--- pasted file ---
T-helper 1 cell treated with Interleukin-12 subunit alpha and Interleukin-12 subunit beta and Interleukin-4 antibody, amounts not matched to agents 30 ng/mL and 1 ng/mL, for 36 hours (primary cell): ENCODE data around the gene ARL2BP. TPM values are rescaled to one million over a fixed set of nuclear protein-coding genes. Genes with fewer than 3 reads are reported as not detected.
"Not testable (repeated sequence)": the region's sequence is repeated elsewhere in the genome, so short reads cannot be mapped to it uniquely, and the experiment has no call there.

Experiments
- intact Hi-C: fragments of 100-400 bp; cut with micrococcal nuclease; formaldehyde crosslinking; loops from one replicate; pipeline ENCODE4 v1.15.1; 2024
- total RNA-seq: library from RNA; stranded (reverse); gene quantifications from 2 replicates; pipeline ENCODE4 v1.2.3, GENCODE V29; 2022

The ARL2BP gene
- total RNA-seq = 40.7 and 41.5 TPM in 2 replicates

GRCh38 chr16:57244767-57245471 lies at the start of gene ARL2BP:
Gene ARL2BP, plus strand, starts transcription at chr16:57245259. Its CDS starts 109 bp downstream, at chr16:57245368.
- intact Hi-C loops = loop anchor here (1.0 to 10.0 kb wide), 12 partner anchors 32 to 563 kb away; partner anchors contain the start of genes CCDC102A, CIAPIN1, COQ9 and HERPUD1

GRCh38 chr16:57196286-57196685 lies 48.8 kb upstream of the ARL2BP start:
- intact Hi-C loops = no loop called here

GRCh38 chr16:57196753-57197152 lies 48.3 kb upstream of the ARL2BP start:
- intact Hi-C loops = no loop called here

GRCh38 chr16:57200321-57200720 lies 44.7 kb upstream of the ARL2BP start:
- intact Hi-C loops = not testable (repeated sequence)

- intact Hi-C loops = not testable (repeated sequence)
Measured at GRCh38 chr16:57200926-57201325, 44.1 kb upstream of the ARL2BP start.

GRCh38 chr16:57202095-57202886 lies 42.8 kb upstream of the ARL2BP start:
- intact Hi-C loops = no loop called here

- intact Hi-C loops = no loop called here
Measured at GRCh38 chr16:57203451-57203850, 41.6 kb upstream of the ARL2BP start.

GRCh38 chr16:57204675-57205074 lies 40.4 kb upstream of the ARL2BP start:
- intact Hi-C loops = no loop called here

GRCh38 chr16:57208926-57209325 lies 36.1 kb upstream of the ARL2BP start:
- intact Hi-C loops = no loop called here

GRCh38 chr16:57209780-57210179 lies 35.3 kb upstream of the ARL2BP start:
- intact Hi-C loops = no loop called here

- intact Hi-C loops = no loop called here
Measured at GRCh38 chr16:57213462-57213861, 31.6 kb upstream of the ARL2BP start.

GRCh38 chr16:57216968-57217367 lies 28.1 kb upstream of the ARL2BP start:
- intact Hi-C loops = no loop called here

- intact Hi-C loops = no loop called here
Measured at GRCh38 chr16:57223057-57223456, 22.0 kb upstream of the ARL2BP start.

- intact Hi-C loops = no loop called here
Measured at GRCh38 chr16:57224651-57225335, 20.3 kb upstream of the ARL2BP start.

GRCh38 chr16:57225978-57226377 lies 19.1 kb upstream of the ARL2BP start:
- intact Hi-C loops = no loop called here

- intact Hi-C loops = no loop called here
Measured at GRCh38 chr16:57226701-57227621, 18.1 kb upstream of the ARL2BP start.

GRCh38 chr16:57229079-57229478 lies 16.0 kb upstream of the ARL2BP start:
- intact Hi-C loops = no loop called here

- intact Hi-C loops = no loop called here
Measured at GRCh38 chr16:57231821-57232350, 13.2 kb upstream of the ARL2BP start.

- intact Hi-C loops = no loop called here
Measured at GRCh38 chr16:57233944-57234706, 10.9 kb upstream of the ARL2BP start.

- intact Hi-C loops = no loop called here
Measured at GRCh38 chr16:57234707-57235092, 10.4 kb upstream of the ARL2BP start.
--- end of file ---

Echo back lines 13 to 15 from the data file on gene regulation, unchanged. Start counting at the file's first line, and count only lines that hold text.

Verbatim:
GRCh38 chr16:57196753-57197152 lies 48.3 kb upstream of the ARL2BP start:
- intact Hi-C loops = no loop called here

GRCh38 chr16:57200321-57200720 lies 44.7 kb upstream of the ARL2BP start: